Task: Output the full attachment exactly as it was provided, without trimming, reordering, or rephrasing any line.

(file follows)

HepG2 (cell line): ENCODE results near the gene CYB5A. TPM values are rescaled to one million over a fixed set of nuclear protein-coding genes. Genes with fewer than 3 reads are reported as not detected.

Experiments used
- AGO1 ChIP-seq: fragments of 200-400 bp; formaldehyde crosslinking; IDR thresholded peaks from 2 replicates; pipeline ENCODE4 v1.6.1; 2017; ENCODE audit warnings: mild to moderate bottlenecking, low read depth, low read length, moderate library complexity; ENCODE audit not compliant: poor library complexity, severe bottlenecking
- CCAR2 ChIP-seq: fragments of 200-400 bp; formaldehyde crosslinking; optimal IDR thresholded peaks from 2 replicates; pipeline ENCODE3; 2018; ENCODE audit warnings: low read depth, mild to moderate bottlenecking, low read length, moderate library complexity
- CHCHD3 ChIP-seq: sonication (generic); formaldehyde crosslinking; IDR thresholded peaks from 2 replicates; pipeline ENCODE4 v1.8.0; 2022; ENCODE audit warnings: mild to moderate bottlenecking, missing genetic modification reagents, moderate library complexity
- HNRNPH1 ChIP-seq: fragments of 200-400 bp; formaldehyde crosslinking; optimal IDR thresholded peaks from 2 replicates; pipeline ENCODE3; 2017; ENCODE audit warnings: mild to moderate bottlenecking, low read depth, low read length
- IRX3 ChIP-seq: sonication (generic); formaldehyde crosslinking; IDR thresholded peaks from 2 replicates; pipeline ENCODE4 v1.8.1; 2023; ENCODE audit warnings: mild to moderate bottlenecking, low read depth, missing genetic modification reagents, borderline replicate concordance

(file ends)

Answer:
HepG2 (cell line): ENCODE results near the gene CYB5A. TPM values are rescaled to one million over a fixed set of nuclear protein-coding genes. Genes with fewer than 3 reads are reported as not detected.

Experiments used
- AGO1 ChIP-seq: fragments of 200-400 bp; formaldehyde crosslinking; IDR thresholded peaks from 2 replicates; pipeline ENCODE4 v1.6.1; 2017; ENCODE audit warnings: mild to moderate bottlenecking, low read depth, low read length, moderate library complexity; ENCODE audit not compliant: poor library complexity, severe bottlenecking
- CCAR2 ChIP-seq: fragments of 200-400 bp; formaldehyde crosslinking; optimal IDR thresholded peaks from 2 replicates; pipeline ENCODE3; 2018; ENCODE audit warnings: low read depth, mild to moderate bottlenecking, low read length, moderate library complexity
- CHCHD3 ChIP-seq: sonication (generic); formaldehyde crosslinking; IDR thresholded peaks from 2 replicates; pipeline ENCODE4 v1.8.0; 2022; ENCODE audit warnings: mild to moderate bottlenecking, missing genetic modification reagents, moderate library complexity
- HNRNPH1 ChIP-seq: fragments of 200-400 bp; formaldehyde crosslinking; optimal IDR thresholded peaks from 2 replicates; pipeline ENCODE3; 2017; ENCODE audit warnings: mild to moderate bottlenecking, low read depth, low read length
- IRX3 ChIP-seq: sonication (generic); formaldehyde crosslinking; IDR thresholded peaks from 2 replicates; pipeline ENCODE4 v1.8.1; 2023; ENCODE audit warnings: mild to moderate bottlenecking, low read depth, missing genetic modification reagents, borderline replicate concordance